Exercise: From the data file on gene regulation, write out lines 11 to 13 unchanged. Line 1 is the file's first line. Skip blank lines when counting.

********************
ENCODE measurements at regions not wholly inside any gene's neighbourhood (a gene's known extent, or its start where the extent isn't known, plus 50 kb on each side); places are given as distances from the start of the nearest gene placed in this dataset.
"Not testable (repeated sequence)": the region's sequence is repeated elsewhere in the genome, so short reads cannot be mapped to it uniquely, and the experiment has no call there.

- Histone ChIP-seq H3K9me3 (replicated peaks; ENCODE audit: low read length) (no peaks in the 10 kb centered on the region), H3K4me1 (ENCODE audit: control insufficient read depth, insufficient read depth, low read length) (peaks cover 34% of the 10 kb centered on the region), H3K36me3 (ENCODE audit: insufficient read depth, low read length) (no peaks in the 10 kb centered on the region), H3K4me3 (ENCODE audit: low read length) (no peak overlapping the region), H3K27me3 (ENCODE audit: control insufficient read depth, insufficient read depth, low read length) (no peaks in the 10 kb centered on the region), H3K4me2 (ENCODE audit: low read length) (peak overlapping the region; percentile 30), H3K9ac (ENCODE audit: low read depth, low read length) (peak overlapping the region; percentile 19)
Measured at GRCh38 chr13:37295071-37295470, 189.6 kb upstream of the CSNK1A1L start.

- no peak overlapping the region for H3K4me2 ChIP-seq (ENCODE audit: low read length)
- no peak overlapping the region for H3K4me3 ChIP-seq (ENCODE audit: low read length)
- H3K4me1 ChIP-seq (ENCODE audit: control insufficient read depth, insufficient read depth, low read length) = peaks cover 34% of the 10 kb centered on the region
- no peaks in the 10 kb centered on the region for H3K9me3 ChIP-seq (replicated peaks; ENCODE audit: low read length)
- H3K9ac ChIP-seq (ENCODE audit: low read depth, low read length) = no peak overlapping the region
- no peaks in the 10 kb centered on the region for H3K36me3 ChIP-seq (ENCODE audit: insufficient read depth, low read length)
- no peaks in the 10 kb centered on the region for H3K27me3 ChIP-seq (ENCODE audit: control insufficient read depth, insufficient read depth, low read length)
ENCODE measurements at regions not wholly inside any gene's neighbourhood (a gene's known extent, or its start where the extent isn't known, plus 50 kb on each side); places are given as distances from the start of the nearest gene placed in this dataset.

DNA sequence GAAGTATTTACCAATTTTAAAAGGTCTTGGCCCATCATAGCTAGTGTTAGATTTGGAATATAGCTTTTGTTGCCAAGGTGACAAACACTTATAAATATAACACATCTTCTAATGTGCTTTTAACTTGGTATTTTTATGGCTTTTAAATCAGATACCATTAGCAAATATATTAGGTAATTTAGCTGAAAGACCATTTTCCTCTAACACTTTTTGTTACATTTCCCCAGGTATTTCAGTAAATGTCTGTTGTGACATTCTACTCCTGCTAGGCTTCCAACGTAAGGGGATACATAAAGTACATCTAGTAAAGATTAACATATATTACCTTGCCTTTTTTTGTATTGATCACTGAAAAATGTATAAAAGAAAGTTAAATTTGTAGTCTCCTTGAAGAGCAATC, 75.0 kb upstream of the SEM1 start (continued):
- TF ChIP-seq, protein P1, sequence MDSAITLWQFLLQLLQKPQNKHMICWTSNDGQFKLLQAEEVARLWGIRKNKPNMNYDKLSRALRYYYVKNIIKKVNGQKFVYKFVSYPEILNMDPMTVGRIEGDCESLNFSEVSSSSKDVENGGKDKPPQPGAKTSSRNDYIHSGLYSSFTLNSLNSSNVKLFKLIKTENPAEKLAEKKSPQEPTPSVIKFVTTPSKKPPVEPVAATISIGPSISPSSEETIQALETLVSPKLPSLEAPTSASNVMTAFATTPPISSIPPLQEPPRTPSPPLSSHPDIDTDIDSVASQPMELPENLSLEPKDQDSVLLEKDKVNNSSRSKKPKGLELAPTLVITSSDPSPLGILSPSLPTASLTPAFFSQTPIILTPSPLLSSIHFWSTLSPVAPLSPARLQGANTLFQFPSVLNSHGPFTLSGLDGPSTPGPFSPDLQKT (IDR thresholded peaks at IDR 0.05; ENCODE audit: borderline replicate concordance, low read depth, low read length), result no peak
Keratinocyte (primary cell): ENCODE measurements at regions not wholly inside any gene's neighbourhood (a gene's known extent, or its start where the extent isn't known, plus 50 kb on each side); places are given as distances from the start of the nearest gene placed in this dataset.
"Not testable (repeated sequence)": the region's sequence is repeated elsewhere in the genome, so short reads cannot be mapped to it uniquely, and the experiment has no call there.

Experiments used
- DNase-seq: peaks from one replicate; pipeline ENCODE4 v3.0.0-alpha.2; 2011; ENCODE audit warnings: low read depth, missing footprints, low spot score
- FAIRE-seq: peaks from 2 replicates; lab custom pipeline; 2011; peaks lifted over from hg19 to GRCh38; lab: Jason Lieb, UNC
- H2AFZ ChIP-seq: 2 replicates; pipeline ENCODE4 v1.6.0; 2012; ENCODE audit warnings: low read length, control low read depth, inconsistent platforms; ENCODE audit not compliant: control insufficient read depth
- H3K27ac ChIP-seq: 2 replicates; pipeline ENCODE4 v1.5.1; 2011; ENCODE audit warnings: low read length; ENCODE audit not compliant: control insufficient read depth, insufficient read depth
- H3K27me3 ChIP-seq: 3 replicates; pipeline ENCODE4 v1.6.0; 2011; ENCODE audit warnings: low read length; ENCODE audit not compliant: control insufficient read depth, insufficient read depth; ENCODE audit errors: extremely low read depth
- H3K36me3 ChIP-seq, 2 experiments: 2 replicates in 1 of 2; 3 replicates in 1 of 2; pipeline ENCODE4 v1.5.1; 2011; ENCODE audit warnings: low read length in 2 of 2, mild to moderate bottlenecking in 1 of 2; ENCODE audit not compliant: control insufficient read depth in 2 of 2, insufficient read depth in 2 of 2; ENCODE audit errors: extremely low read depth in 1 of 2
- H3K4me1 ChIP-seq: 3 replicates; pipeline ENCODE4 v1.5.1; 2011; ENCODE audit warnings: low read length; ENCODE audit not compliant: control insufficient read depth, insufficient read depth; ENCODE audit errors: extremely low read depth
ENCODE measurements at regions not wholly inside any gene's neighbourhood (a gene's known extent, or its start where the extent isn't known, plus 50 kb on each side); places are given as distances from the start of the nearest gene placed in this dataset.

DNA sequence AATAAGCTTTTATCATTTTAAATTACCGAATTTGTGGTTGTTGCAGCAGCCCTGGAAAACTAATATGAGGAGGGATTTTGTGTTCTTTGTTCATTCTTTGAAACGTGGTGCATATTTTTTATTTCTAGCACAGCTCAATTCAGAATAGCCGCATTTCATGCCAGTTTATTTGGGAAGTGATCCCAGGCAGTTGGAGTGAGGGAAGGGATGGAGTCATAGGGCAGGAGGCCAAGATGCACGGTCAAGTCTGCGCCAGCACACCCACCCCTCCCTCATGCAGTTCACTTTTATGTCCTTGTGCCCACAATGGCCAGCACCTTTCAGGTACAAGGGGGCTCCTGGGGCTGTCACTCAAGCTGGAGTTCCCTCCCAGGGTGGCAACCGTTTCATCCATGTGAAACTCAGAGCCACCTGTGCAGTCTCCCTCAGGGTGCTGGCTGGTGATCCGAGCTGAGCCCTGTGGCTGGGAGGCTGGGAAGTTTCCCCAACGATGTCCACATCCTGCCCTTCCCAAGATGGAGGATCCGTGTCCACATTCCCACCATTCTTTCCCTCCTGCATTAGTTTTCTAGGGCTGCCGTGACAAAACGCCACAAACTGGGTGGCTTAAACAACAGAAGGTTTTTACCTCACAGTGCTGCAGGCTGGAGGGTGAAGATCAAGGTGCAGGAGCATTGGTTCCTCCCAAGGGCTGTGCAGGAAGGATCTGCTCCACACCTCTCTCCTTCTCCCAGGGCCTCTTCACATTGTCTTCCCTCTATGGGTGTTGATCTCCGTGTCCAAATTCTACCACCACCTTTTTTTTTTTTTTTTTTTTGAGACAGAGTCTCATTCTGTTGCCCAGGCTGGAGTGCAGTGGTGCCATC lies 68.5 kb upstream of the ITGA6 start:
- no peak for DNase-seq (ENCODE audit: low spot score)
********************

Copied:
- no peaks in the 10 kb centered on the region for H3K27me3 ChIP-seq (ENCODE audit: control insufficient read depth, insufficient read depth, low read length)
ENCODE measurements at regions not wholly inside any gene's neighbourhood (a gene's known extent, or its start where the extent isn't known, plus 50 kb on each side); places are given as distances from the start of the nearest gene placed in this dataset.

DNA sequence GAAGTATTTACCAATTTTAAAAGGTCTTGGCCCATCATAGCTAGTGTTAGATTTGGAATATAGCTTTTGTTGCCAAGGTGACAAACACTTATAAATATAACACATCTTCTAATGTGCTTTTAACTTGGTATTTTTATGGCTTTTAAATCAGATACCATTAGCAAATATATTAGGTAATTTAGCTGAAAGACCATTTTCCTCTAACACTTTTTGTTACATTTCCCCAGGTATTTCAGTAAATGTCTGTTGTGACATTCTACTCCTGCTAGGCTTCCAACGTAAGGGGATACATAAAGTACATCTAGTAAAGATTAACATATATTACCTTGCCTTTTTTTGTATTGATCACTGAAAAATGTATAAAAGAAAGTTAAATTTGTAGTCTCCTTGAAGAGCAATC, 75.0 kb upstream of the SEM1 start (continued):